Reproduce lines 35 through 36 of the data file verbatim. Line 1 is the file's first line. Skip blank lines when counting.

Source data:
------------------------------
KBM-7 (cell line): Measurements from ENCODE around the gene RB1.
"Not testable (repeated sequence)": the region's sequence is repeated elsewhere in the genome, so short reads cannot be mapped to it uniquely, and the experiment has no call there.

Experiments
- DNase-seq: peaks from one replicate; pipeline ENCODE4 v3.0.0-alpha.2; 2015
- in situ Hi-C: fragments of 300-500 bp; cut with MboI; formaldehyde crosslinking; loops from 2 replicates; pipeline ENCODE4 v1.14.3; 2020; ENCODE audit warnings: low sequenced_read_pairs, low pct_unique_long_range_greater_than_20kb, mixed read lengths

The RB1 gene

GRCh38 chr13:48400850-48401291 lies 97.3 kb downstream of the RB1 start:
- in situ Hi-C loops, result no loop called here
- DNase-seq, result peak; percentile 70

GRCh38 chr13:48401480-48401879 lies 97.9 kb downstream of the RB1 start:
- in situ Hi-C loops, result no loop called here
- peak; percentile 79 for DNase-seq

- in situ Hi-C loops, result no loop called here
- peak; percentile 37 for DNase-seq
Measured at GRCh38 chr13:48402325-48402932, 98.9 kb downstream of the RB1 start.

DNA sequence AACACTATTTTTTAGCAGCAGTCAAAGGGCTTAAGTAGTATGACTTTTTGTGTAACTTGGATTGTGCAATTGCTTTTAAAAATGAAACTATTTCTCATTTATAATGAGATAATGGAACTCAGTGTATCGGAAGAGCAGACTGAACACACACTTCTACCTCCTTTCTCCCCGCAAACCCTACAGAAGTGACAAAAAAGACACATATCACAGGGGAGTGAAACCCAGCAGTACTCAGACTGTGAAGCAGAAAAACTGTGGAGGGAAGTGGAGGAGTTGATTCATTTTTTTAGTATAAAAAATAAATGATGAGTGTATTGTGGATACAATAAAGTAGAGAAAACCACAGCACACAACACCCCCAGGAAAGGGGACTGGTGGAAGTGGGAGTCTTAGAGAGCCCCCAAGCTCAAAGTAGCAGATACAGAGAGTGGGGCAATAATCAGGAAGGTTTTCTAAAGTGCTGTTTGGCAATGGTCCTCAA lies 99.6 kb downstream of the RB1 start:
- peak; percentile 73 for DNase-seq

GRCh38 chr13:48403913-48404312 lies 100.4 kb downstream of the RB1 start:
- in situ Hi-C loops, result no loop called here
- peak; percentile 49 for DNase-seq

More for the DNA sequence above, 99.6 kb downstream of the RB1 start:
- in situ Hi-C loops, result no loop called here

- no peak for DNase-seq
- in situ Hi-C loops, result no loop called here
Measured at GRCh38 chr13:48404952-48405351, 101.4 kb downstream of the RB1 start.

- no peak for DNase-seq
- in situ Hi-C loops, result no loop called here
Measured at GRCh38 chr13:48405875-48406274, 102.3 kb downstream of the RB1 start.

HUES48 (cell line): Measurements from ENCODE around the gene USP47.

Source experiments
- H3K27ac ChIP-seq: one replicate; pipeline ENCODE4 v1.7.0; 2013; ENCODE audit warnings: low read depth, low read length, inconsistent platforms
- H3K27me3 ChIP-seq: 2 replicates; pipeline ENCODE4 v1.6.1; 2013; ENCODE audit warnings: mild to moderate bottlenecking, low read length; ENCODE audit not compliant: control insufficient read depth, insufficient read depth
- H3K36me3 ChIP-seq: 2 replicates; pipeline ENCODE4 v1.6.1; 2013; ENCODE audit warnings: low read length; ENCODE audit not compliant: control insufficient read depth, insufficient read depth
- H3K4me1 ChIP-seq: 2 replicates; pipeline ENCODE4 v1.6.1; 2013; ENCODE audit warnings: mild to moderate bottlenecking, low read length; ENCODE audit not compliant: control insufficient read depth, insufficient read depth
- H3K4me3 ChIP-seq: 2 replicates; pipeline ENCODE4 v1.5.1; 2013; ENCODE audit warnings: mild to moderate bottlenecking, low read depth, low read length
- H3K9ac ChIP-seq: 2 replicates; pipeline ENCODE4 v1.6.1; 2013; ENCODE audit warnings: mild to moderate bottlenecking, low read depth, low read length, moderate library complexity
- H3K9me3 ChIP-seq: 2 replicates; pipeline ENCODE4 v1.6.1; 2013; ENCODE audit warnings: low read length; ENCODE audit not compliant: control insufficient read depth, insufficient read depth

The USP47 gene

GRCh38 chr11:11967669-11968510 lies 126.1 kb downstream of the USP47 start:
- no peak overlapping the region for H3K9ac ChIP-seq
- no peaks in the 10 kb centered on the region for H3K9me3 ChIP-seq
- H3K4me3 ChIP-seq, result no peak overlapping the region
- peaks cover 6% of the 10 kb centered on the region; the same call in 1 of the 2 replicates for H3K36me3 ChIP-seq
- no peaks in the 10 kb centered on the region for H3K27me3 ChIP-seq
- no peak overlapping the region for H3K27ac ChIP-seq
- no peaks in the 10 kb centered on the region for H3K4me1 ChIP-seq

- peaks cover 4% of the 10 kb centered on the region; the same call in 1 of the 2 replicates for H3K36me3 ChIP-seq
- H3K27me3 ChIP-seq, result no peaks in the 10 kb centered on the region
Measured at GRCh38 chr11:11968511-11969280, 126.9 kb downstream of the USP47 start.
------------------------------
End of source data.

- H3K4me3 ChIP-seq: 2 replicates; pipeline ENCODE4 v1.5.1; 2013; ENCODE audit warnings: mild to moderate bottlenecking, low read depth, low read length
- H3K9ac ChIP-seq: 2 replicates; pipeline ENCODE4 v1.6.1; 2013; ENCODE audit warnings: mild to moderate bottlenecking, low read depth, low read length, moderate library complexity